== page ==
West Indies v South Africa, 1st ODI, Antigua May 22, 2010

South Africa continue success with 66-run win

The Bulletin by Liam Brickhill

50 overs: South Africa 280 for 7 (Amla 102, de Villiers 102, Bravo 3-40) v West Indies 215 (Gayle 45, McLaren 2-37)
Scorecard and ball-by-ball details

South Africa carried their Twenty20 success into the one-day series with a 66-run win over West Indies in the first game at the Sir Vivian Richards stadium in Antigua. The victory was set up by twin hundreds from Hashim Amla and AB de Villiers - de Villiers reaching his third consecutive ODI hundred and fourth in six innings - as they added 129 together for the third wicket and registered identical scores of 102 to take the visitors to 280 for 7 after being put in by Chris Gayle. It was a familiar story as West Indies set about their chase in fits and starts, dominating for short periods but losing wickets regularly as they were bowled out for 215 in the 45th over. South Africa put in a team effort in the field, with every bowler except Jacques Kallis picking up at least one wicket.

It had been feared that the wicket would once again play inconsistently to favour the bowlers, but Amla, back in the side and opening the batting with his captain, played with the class and wristy flair that has already become his signature to race to a fluent hundred. He got going with a flowing punch-drive through point in the first over, and he and Graeme Smith had taken South Africa smoothly to 43 when the rain that had delayed the start returned in the sixth over.

The break shortened South Africa's innings by two overs, but did Amla's concentration no harm, and he was straight back into the groove with a crisply-driven boundary off Rampaul. Smith had also looked more at ease at the crease than he has been for quite some time, until Dwayne Bravo found the perfect line with his fifth ball to find the edge of his bat. Bravo was at it again in his second over, as Kallis flashed hard at a short ball outside off stump that gripped and bounced more than he had expected, and the uppercut arced straight to third man.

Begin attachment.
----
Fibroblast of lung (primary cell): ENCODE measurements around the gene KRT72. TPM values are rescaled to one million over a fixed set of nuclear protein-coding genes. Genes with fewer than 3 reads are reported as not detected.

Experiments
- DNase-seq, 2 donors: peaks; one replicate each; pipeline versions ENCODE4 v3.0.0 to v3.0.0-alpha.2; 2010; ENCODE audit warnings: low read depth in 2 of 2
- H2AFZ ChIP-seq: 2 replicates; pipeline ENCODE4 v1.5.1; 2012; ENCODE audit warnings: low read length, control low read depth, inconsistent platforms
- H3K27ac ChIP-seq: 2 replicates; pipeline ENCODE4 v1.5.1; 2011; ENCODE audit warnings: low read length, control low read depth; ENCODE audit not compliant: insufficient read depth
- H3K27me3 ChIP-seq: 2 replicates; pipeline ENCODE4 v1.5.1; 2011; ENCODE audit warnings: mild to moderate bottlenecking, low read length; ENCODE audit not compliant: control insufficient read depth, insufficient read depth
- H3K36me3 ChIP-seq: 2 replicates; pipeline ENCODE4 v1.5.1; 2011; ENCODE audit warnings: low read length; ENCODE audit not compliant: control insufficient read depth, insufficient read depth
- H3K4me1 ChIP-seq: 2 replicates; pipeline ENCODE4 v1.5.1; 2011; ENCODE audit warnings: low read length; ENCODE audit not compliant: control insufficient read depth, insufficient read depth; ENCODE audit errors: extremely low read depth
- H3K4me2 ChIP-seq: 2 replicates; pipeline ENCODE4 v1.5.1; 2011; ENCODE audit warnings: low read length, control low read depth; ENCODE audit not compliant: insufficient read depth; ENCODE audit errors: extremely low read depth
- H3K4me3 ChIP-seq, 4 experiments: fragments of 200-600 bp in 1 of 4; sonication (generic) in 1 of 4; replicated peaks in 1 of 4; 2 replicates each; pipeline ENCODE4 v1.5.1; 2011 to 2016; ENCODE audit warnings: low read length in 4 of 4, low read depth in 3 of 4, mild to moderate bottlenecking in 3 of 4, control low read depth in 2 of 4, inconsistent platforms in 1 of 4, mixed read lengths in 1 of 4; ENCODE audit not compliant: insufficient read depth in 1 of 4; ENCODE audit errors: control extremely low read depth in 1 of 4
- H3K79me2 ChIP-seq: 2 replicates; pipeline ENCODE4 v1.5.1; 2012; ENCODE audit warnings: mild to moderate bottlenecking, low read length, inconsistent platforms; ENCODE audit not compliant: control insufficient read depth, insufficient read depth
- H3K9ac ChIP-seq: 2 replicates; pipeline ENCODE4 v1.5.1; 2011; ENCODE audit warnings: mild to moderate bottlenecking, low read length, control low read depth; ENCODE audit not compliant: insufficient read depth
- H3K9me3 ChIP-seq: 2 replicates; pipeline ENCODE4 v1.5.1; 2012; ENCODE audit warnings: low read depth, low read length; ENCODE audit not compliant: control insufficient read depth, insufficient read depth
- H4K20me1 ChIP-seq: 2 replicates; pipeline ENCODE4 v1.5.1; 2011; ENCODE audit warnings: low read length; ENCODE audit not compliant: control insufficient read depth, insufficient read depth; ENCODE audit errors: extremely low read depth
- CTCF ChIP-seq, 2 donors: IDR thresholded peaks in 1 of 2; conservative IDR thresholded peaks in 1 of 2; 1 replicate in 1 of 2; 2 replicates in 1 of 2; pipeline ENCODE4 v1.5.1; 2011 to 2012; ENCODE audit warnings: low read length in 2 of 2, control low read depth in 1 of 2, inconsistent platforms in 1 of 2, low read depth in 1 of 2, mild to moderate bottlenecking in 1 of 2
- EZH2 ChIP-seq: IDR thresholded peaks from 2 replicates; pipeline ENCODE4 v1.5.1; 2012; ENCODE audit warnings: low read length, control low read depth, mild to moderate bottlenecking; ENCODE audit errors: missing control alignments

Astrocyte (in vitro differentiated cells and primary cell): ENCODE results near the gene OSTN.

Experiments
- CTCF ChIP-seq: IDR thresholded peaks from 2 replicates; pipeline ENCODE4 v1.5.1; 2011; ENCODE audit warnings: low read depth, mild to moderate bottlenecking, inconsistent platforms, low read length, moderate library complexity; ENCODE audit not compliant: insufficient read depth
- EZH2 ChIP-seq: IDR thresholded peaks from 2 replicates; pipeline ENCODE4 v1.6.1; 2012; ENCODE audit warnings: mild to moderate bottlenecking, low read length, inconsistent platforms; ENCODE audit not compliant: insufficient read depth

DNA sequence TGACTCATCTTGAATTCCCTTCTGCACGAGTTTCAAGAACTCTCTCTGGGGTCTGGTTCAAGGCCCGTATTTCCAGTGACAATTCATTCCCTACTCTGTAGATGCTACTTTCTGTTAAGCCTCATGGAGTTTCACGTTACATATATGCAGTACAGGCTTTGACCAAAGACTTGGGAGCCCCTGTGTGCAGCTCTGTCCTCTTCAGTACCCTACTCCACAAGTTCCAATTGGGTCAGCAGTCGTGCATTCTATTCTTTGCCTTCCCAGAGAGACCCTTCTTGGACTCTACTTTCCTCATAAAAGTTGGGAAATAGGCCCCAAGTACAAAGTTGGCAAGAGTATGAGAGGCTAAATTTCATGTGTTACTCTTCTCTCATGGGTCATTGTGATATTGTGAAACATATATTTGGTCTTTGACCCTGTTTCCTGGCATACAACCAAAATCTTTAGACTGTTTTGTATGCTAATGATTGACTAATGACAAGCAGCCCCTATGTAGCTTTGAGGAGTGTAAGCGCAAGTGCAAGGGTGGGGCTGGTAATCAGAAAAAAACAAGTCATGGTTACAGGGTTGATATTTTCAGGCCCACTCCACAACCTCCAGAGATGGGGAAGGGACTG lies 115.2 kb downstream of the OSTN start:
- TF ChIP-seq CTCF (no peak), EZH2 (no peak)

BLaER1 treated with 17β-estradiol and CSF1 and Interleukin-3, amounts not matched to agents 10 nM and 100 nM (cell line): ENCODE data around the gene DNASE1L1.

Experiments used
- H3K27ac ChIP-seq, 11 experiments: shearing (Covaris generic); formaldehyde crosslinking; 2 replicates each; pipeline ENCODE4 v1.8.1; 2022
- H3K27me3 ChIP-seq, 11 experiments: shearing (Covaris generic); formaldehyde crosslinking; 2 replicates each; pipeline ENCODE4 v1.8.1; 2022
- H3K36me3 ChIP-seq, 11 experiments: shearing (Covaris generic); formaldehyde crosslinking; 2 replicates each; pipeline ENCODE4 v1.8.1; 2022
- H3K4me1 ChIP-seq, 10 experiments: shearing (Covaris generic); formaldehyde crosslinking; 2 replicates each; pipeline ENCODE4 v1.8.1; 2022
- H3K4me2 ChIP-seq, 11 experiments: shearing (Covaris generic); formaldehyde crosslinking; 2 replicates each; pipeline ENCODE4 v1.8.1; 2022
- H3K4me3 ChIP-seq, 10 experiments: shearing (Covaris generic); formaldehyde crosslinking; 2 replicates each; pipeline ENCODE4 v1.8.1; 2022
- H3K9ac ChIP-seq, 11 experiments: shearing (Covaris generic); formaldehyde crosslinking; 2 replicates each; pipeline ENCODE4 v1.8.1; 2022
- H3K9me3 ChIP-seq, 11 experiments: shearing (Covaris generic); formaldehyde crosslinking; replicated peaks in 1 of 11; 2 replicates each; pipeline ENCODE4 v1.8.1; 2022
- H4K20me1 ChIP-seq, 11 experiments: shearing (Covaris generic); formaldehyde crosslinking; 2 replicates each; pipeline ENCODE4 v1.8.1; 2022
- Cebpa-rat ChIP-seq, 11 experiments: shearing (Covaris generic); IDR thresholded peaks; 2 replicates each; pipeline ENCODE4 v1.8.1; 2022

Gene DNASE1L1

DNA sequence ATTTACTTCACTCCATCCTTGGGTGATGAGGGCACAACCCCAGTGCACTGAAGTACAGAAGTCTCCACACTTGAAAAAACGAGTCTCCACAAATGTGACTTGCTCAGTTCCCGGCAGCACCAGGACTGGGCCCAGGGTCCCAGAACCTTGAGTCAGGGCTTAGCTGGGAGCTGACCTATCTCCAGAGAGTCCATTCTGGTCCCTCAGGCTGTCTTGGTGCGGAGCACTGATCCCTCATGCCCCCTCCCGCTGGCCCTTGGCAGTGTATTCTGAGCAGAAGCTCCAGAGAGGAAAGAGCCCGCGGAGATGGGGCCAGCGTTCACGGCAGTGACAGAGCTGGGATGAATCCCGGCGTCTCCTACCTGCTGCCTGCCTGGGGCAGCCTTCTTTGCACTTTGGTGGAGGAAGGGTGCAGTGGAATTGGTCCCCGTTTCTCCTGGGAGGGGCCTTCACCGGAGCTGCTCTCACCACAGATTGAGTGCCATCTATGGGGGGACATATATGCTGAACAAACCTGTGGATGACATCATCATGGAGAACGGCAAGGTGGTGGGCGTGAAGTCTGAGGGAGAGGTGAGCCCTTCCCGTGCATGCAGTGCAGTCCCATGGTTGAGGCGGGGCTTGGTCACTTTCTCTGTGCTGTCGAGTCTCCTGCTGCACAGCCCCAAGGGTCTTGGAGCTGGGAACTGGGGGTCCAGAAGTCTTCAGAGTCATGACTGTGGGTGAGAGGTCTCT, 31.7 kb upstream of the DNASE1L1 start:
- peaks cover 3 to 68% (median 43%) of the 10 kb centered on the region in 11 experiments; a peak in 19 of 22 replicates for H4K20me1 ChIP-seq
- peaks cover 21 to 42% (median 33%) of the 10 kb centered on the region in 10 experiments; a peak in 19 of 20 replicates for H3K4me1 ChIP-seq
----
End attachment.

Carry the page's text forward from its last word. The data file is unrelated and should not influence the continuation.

South Africa were 57 for 2 at that stage, and in danger of squandering what had been a flowing start. But Amla and de Villiers weathered the West Indian fightback - with a little luck as the odd ball nipped past the edge or flew wide of a catching fielder - and steadily seized the momentum back for the visitors. West Indies were not helped by the inability of the bowlers to land six balls in a row on the mark, and whenever pressure began to build it was soon released with a loose delivery down the leg side, or width outside off.

Amla went to a composed century with his umpteenth dab to third man in the 33rd over, but soon after had his stumps splayed by a ball from Rampaul that landed on a length and kept a little low. Amla stayed back when he should have been forward, and was dismissed after his first real error of the day.

With his departure, de Villiers stepped up a gear, pulling Narsingh Deonarine to deep midwicket and swiping him high over square leg to take 13 from his solitary over and move into the 80s. After once again being targeted with a barrage of bouncers - including one that struck him on the grille to leave him lying dazed in the crease - JP Duminy was bowled giving himself too much room to Rampaul shortly after the batting Powerplay was called.

De Villiers went to the second century of the innings with a slug to long on and a large total loomed, but West Indies stepped up their game in the closing overs to peg South Africa back with regular wickets. David Miller biffed away merrily amid the wickets to finish unbeaten on 23 and ensure South Africa reached a competitive total.

West Indies came out facing a revised target of 282 in 48 overs, but Andre Fletcher failed once again, helplessly edging a searing Steyn outswinger to Kallis at second slip. Gayle and Bravo immediately launched a counterattack and for a brief time they found the boundary at will with a succession of authoritative strokes, adding 40 in under five overs to fluster the normally slick South African fielders. Gayle was dropped twice before an overly-optimistic swish outside off stump saw Bravo dismissed for 15, and the spell was broken.

Gayle, though, was determined to go down swinging, collecting five more boundaries - including three marvellous strikes in one over from Morne Morkel - before he fell for 45, Morkel getting his revenge as Gayle top-edged a massive swipe to leg to be well caught by Johan Botha at midwicket.

West Indies were 69 for 3 in the 13th over with that wicket, the required run-rate climbing steadily thereafter as Ramnaresh Sarwan and Narsingh Deonarine struggled to impose themselves on South Africa's bowlers. They added 61 - the highest partnership of the innings - at slightly more than four runs to the over, but, after playing themselves in, then fell within three overs of each other to place a great deal of pressure on the hosts' lower middle order.

Kieron Pollard kept hopes of a late fightback with his best international innings for some time as he reached 44 in quick time, his best shot a soaring straight six off Steyn. He also showed he is more than just a slogger with some intelligent batting to pick up boundaries all round the ground, but when he and Denesh Ramdin fell in consecutive overs with the required rate rocketing past 10-an-over, the result was as good as sealed.